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couple of, couple more

Writers are often confused about when to include the preposition of after the phrase a couple. The guidelines below explain when the preposition should be included or omitted.

A couple of + noun

When a couple of is used before a noun, writers often drop the preposition of, mistakenly using the noun couple as an adjective. This usage is informal and should be avoided in writing. The noun phrase a couple needs the preposition of to link it to another noun.

  • Giovanni is having a couple of [not a couple] friends over for dinner.

A couple of + adjective + noun

When a couple of is used before an adjective modifying a noun, the preposition of is needed to link the noun phrase a couple to the noun following the adjective.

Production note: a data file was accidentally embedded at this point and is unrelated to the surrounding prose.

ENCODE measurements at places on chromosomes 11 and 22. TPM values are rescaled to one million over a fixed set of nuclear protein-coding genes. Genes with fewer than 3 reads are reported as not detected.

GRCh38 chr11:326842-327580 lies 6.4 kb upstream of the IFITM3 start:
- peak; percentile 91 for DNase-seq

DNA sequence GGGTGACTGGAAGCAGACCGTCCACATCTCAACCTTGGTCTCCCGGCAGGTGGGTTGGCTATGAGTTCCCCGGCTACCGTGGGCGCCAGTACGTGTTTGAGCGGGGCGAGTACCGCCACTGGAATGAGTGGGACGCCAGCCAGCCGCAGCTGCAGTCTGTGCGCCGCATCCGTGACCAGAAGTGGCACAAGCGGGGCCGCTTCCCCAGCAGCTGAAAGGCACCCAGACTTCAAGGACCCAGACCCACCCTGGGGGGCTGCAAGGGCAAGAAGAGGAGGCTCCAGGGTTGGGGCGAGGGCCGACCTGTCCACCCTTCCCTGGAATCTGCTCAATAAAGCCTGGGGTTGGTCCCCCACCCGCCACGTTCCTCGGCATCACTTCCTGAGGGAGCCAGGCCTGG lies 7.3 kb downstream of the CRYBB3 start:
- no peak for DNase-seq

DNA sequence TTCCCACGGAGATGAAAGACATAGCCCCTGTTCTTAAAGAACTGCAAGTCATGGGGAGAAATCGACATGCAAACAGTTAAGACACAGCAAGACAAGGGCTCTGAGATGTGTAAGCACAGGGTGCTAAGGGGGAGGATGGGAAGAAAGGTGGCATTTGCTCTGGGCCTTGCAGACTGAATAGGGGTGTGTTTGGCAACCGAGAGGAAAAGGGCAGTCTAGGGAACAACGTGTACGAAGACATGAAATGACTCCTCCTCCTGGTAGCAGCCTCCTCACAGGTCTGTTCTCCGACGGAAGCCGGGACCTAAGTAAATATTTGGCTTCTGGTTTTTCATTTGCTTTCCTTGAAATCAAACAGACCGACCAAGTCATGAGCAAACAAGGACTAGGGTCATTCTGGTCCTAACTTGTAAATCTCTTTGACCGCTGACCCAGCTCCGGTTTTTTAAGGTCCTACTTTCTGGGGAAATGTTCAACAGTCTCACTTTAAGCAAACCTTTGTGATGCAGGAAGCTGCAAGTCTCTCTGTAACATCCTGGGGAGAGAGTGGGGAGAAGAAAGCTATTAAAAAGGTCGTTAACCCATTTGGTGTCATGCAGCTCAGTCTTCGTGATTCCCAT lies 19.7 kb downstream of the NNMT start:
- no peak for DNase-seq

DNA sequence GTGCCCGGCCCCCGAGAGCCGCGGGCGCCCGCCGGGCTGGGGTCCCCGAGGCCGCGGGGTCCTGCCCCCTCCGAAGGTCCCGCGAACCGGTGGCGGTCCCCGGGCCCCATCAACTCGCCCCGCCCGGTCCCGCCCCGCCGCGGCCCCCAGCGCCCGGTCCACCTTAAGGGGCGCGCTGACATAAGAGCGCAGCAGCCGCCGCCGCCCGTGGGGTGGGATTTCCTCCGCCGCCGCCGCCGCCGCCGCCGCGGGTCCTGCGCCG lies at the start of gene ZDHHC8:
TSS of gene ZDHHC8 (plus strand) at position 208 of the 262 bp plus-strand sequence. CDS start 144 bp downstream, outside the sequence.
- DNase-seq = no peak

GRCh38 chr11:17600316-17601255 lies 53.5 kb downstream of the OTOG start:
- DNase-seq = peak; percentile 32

• Brenda bought a couple of [not a couple] green papayas at the supermarket.

A couple of + a number

When a couple of is used before a number such as dozen, hundred or thousand, the preposition of is needed to link the noun phrase a couple to the number.

  • Ian gathered a couple of [not a couple] dozen eggs from the henhouse this morning.

A couple + word of comparison or degree

When a couple is used immediately before a word or phrase of comparison or degree (e.g. more, fewer, too few, too many), the preposition of is dropped.

  • Matilda ate a couple more [not a couple of more] slices of pizza than Serge did.

However, if the word of comparison or degree appears later in the sentence, a couple is followed by of.

  • Matilda ate a couple of slices more than Serge did.

For information on how to make verbs agree with the subject couple, see VERB AGREEMENT WITH COUPLE.